He may conclude, that for important purposes he is invested with a right to employ the powers of which he is possessed in defending himself against every kind of injury; whether it be likely to arise from famine or from nakedness, from the violence of a savage animal, or from the unwarranted attacks of a savage of his own species. And since he can in no case defend the divine gifts committed to his charge, without depriving the aggressor of some of his natural powers, or restraining him in the use of them; the arguments which justify him in defending himself against an unauthorized attack, evidently justify such deprivation or restraint, as far as may be necessary for his defence. He, therefore, who by invading the rights of another, has met with resistance, and has thereby lost any of the gifts conferred upon him, his property, his health, his limbs, or his life, must impute the loss wholly to himself. He runs upon a weapon pointed against him by the hand of God *.”

* Gisborne's Principles of Mor. Phil. p. 83.

The end for which men are invested with rights is, that they may be enabled to fulfil the design of their being, by promoting their own happiness in conformity to the will of God. This end, therefore, ought to be the great object of their pursuits, to which every habit and employment should be made subservient. By neglecting this, though they should abstain from infringing on the rights of others, they are chargeable with sinning against God. Every man sins against God,” to use the words of the author already quoted, “ who does not act in such a manner with respect to the use, defence, and disposal of his rights, as he is of opinion will, on the whole, fulfil most effectually the purposes of his being.”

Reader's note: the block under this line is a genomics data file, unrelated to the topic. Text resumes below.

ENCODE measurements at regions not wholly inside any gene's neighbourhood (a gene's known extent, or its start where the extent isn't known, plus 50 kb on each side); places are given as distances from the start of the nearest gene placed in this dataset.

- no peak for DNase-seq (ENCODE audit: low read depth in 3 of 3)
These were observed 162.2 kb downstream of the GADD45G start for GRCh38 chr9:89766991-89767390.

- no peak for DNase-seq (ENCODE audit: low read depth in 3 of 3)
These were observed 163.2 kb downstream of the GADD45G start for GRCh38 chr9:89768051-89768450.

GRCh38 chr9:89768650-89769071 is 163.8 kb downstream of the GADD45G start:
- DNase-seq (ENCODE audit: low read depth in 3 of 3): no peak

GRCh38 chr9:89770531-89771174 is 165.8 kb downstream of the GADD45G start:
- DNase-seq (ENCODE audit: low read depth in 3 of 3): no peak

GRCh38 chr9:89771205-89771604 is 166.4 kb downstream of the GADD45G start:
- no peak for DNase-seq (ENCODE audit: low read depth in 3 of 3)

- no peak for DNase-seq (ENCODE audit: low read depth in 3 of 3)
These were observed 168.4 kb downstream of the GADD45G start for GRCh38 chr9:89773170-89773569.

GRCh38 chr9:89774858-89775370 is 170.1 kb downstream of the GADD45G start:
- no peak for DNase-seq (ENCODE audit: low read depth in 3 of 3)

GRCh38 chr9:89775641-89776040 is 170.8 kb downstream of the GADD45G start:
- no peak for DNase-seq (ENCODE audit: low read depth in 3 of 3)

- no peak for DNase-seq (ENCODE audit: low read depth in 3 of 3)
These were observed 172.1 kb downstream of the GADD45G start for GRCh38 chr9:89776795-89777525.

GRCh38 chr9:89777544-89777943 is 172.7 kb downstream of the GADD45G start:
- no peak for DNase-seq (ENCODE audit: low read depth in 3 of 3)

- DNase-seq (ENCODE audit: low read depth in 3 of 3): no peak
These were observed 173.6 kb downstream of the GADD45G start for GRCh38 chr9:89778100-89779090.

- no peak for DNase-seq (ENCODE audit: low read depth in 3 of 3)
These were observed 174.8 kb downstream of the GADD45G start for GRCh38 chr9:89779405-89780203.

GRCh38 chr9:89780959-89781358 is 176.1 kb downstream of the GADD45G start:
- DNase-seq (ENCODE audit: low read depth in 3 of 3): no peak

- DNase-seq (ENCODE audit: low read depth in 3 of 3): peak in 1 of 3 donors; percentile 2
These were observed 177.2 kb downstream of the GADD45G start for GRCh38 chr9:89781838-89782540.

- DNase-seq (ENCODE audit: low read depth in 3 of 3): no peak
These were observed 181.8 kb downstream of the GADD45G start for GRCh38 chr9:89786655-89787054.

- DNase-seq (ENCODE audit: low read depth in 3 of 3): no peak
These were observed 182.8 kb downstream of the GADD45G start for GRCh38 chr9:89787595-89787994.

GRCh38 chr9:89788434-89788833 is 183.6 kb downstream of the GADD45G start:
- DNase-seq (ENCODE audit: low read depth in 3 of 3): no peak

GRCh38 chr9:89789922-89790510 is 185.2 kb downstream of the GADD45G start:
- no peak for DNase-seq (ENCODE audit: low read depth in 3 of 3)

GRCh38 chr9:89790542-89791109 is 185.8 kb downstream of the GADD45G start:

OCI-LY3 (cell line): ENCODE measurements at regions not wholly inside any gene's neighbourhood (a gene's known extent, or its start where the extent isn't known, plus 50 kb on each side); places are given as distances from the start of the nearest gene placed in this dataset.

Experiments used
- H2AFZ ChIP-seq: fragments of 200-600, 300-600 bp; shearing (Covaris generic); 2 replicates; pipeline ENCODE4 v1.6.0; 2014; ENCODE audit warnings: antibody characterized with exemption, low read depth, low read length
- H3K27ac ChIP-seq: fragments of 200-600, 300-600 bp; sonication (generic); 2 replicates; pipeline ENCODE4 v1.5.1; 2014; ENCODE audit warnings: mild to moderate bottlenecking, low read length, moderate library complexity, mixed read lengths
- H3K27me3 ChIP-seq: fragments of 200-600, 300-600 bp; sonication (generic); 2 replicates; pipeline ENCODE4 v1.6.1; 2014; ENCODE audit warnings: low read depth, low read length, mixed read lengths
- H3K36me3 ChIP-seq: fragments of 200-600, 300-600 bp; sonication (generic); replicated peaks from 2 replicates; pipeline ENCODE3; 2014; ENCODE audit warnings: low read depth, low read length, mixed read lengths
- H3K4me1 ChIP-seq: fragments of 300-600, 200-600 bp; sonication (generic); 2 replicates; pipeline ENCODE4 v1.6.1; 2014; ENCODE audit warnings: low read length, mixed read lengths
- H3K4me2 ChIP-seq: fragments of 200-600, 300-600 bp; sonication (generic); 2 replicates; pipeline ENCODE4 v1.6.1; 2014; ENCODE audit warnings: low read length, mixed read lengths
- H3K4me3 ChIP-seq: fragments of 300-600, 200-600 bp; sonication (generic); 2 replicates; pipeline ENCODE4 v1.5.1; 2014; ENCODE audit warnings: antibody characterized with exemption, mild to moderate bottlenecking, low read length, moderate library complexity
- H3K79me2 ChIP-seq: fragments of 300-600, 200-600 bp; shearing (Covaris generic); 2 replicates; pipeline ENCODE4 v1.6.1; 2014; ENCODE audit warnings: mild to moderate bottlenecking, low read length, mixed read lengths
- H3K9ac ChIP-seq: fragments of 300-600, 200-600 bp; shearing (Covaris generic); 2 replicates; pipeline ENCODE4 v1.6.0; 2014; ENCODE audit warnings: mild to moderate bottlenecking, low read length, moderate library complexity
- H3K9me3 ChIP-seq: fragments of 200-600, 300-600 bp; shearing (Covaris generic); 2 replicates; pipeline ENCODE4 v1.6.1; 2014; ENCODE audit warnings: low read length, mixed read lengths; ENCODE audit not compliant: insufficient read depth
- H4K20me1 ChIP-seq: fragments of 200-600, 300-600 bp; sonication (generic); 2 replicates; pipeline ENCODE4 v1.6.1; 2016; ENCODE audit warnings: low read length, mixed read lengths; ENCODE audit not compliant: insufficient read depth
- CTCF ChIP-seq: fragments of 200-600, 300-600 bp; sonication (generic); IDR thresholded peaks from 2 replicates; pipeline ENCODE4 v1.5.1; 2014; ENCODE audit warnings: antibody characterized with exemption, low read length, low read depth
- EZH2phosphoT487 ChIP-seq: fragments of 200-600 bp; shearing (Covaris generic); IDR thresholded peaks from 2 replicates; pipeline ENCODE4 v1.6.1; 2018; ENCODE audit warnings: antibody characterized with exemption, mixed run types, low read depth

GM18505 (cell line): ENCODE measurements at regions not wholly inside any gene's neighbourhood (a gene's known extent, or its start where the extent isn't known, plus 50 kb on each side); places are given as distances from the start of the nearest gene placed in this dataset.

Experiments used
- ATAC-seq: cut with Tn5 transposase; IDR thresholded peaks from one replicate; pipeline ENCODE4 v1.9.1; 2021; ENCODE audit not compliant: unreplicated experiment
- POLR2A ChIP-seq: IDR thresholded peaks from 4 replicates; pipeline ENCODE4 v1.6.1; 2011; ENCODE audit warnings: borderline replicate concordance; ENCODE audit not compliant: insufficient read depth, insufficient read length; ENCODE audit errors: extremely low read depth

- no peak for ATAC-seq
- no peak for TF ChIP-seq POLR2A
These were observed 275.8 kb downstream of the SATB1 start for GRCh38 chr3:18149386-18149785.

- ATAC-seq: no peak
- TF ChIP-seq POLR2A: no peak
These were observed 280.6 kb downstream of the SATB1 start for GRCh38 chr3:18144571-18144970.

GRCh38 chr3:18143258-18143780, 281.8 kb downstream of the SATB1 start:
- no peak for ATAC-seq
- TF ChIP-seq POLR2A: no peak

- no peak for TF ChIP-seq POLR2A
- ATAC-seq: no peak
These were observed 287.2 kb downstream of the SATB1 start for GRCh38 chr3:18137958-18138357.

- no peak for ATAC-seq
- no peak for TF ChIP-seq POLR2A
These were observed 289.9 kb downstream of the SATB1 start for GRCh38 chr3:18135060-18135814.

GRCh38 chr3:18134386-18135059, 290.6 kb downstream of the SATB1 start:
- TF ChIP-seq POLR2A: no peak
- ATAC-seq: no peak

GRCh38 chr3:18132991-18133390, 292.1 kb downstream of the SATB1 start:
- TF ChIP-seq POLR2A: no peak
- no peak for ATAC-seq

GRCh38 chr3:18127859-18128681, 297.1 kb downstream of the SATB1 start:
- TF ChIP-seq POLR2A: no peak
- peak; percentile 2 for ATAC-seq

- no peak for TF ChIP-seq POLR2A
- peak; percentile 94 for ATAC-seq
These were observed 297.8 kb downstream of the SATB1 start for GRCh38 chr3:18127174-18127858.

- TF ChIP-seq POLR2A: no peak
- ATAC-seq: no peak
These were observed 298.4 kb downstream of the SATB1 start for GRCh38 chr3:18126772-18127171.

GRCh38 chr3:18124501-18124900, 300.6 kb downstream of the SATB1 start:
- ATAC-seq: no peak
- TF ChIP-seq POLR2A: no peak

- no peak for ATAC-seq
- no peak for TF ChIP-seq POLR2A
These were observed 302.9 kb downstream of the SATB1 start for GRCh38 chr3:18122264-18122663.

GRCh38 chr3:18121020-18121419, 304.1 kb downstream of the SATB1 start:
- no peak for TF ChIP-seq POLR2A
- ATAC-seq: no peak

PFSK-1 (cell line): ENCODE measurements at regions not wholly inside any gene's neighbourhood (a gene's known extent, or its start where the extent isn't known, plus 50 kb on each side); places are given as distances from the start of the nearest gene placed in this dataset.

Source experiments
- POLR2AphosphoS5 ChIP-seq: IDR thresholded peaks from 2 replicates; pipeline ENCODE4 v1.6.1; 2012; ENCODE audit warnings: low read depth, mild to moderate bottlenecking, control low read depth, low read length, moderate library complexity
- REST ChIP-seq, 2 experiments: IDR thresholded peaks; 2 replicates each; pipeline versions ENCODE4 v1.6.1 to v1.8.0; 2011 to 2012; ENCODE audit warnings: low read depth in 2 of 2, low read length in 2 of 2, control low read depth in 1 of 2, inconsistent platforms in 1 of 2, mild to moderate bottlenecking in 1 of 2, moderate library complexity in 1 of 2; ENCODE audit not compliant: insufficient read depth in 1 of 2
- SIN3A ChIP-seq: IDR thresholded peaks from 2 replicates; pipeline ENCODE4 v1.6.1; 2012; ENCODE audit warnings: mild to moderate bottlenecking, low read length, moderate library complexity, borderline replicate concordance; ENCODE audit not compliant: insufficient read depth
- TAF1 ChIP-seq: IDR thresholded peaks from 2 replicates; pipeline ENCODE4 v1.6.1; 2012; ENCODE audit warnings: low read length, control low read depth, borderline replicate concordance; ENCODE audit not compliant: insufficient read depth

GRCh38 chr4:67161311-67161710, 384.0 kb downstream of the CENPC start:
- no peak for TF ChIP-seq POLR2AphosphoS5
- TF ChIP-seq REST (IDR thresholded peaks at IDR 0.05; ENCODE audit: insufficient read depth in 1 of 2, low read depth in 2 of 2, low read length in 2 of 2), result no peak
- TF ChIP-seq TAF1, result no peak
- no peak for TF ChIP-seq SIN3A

It is scarcely necessary to remark, that these principles are sanctioned by Scripture, which teaches us that in God we live, and move, and have our being, that from the Father of lights cometh down every good and perfect gift,--that we are bound to use his gifts for the purposes for which they are given, namely, the advancement of our own final welfare, and that of others,—and that every man must render an account of the talents with which he is intrusted at the tribunal of God.

CHAPTER III.

ON THE LOVE OF OUR NEIGHBOUR.

As love is the source and the animating principle of the duties which we owe to God, so is it the source and the animating principle of the duties which we owe to our fellow-creatures. Thou shalt love the Lord thy God with all thy heart, and with all thy soul, and with all thy mind, and with all thy strength: this is the first commandment. And the second is like, namely this, Thou shalt love thy neighbour as thyself. Owe no man any thing but to love one another: for he that loveth another hath fulfilled the law. For this, Thou shalt not commit adultery, Thou shalt not kill, Thou shalt not steal, Thou shalt not bear false witness, Thou shalt not covet, and if there be any other commandment, it is briefly comprehended in this saying, namely, Thou shalt love thy neighbour as thyself. Love worketh no ill to his neighbour : therefore love is the fulfilling of the law.”

By " thy neighbour” we are to understand every intelligent creature who is capable of being happy, or of receiving benefit from us. The term, of course, includes all mankind, enemies as well as friends ; as is shewn by our Lord in the parable of the good Samaritan. To the question, Who is my neighbour ? our Lord replied in a way to make the feelings of the inquirer give a decision opposed to his prejudices. The parable employed for this purpose is peculiarly VOL. II.